Topics: Generalized Anxiety Disorder Treatment and Symptoms
Generalized Anxiety Disorder (GAD), which affects 6.8 million adults or 3.1 percent of the U.S. population, is characterized by persistent and excessive worry about a number of different things. Individuals with GAD find it difficult to control their worry. They may worry more than seems warranted about actual events or may expect the worst even when there is no apparent reason for concern.
People with the disorder, which is also referred to as GAD, experience excessive anxiety and worry, often expecting the worst even when there is no apparent reason for concern. They anticipate disaster and may be overly concerned about money, health, family, work, or other issues. GAD is diagnosed when a person finds it difficult to control worry on more days than not for at least six months and has three or more symptoms. Learn more symptoms.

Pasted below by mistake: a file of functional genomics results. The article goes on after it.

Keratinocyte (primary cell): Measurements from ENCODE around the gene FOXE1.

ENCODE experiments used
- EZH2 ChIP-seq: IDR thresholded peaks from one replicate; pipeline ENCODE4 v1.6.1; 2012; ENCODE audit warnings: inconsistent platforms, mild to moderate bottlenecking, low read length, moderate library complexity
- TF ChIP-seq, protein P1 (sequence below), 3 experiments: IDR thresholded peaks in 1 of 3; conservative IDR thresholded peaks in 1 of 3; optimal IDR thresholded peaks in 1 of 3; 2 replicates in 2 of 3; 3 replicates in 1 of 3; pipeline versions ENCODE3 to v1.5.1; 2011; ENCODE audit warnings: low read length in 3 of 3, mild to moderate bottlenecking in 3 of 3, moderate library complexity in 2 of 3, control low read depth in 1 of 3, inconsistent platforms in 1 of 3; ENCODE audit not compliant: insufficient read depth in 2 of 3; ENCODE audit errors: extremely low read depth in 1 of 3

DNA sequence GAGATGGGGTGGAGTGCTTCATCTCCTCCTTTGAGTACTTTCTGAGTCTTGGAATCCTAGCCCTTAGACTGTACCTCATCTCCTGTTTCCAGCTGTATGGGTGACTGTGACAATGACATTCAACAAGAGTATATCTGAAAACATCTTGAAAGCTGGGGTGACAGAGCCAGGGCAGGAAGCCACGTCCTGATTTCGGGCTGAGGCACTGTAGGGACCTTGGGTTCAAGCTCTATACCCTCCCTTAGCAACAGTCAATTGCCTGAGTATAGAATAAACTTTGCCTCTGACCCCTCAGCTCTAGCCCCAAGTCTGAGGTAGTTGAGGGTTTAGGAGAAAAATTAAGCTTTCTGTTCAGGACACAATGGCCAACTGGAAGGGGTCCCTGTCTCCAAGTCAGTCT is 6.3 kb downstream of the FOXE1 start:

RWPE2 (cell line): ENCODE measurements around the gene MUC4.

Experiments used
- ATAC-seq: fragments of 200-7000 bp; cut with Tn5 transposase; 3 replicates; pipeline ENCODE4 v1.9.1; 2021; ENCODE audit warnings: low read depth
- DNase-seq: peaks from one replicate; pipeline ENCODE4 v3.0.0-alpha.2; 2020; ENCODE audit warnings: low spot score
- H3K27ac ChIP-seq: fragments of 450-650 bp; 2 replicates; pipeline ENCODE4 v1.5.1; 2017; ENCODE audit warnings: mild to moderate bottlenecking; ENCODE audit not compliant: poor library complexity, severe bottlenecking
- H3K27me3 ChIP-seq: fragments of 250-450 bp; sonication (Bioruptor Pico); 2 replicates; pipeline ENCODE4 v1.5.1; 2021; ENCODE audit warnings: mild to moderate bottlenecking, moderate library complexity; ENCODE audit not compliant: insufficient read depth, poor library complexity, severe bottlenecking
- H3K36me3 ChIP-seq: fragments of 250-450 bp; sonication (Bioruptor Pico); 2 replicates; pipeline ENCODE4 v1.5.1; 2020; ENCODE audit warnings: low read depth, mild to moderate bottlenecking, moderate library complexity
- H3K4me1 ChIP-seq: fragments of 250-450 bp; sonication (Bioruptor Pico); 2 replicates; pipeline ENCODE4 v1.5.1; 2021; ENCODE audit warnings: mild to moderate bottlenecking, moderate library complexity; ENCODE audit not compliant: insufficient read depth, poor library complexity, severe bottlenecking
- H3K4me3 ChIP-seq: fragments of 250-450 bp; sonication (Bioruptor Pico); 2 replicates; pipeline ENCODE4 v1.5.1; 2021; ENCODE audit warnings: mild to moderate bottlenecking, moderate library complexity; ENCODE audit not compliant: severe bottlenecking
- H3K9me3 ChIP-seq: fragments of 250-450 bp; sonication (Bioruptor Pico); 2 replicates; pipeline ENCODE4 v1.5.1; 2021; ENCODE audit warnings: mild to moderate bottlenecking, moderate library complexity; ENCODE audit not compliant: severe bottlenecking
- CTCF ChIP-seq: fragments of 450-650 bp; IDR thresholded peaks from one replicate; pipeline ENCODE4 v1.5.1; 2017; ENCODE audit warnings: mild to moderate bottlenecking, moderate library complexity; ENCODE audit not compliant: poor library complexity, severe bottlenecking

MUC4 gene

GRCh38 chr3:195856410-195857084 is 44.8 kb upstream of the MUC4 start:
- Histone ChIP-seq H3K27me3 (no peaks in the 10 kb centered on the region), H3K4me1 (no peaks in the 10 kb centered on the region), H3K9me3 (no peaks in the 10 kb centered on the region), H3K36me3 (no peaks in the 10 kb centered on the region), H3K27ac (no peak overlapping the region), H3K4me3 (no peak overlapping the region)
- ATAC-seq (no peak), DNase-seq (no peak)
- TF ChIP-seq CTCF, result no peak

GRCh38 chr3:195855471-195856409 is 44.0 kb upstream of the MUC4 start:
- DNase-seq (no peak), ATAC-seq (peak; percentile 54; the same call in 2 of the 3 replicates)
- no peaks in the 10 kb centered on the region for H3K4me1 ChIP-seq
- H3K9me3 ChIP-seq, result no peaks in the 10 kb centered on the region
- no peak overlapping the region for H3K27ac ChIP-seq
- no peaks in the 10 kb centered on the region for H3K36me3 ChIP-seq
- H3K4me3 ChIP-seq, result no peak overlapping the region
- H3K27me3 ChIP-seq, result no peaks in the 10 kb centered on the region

Sometimes just the thought of getting through the day produces anxiety. They don’t know how to stop the worry cycle and feel it is beyond their control, even though they usually realize that their anxiety is more intense than the situation warrants.